In the present study, respiratory symptom severity was also found to be a determinant of low HRQL, but a higher number of symptoms also seems to have a worse impact on mental well-being in women than in men. This is in accordance with other studies showing that low HRQL was primarily related to asthma symptoms (6) and with another study showing that there was a relationship between respiratory symptoms and anxiety as well as depression (21). In contrast, asthma was not found to be related to anxiety and depression in a population study (22).

The youngest age group had positive allergy tests and higher airway responsiveness to irritants significantly more often than the two older age groups. The social well-being in the youngest age group was significantly lower than in the two older age groups, but the physical well-being was significantly higher. In contrast, another study found that the physical well-being was lower in the younger age group (16). Allergic rhinitis remains a significant health problem because of the high burden of symptoms and its impact on general well-being and HRQL (23). A possible explanation for the low social well-being in the youngest age group can be that adolescents and younger children are in a developmental stage of their life and are therefore struggling with several issues that can be difficult to handle due to changes in the pattern of the disease and also the demands of everyday life (24).

The oldest age group had significantly more symptoms, lower lung function, and used more asthma medication. They had a significantly poorer physical well-being score than the two younger age groups. Ford and co-workers demonstrated clearly that asthma significantly affected HRQL among the elderly (3). Furthermore, Larsson and co-workers reported that older women with asthma reported the worst HRQL impairments (16). In general, studies have found that quality of life in asthma is worse among older patients than among younger patients (25). Among the elderly, co-morbidities probably account for some of the associations with poor or fair health. However, in this study diseases other than asthma were excluded in the analysis.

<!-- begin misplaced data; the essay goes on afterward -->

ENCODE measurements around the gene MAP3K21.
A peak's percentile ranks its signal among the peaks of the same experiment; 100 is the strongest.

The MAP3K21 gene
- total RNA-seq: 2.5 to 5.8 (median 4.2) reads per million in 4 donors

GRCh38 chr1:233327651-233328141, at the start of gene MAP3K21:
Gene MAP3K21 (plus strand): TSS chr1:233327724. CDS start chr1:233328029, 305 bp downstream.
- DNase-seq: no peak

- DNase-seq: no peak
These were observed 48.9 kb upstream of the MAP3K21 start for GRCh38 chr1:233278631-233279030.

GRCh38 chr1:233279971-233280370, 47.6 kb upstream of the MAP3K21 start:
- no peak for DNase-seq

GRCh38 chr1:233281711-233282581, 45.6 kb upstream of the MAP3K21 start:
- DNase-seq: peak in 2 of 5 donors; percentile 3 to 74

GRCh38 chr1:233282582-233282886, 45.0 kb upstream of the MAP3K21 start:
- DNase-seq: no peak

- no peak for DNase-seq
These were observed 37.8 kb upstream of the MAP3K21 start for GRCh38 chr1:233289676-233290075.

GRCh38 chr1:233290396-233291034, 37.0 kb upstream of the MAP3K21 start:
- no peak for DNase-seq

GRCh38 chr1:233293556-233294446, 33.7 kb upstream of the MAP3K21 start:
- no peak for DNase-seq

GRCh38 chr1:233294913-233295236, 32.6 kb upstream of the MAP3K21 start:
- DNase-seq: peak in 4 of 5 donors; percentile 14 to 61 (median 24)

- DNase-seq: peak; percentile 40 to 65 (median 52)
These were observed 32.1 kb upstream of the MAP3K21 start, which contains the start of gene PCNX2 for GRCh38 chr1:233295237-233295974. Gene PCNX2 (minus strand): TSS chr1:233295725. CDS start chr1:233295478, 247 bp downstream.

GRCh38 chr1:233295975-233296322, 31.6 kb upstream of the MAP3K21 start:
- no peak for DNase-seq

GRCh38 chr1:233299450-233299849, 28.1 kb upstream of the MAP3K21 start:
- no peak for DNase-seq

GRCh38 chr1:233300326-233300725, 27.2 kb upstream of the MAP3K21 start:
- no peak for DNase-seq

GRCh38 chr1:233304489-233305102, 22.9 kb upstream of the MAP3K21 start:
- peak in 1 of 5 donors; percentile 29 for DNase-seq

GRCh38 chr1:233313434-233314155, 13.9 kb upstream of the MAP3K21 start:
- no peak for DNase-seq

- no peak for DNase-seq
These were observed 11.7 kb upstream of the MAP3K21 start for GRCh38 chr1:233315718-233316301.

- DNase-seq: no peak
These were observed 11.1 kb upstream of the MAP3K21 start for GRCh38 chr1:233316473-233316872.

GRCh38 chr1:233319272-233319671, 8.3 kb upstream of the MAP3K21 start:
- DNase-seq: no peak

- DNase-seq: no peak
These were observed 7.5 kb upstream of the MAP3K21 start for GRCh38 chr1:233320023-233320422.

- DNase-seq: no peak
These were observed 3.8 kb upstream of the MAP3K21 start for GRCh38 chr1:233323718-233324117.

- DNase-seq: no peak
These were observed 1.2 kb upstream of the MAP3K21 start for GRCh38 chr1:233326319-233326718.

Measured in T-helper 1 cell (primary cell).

Absenteeism from work and school was associated with lower quality of life. Ford and co-workers found that inability to work was strongly associated with impaired HRQL (3). A plausible explanation for this association is that subjects are unable to work or go to school because of their asthma and this contributed to lower HRQL. There can also be life-style and socio-economic factors that add to the complexities of this issue. Unfortunately this study did not include such variables.

The strength of this study is the clinically verified asthma diagnosis and the validated quality of life instrument, but the results are also subject to some limitations. As this was a cross-sectional study, the cause and effect of these associations cannot be determined. Another limitation is the lack of socio-economic classification, but type of dwelling (apartment or house) as well as living in the city or country-side were used together as a surrogate marker. Unfortunately, weight was not registered. Despite this, we believe that our results contribute to the knowledge of quality of life in asthma.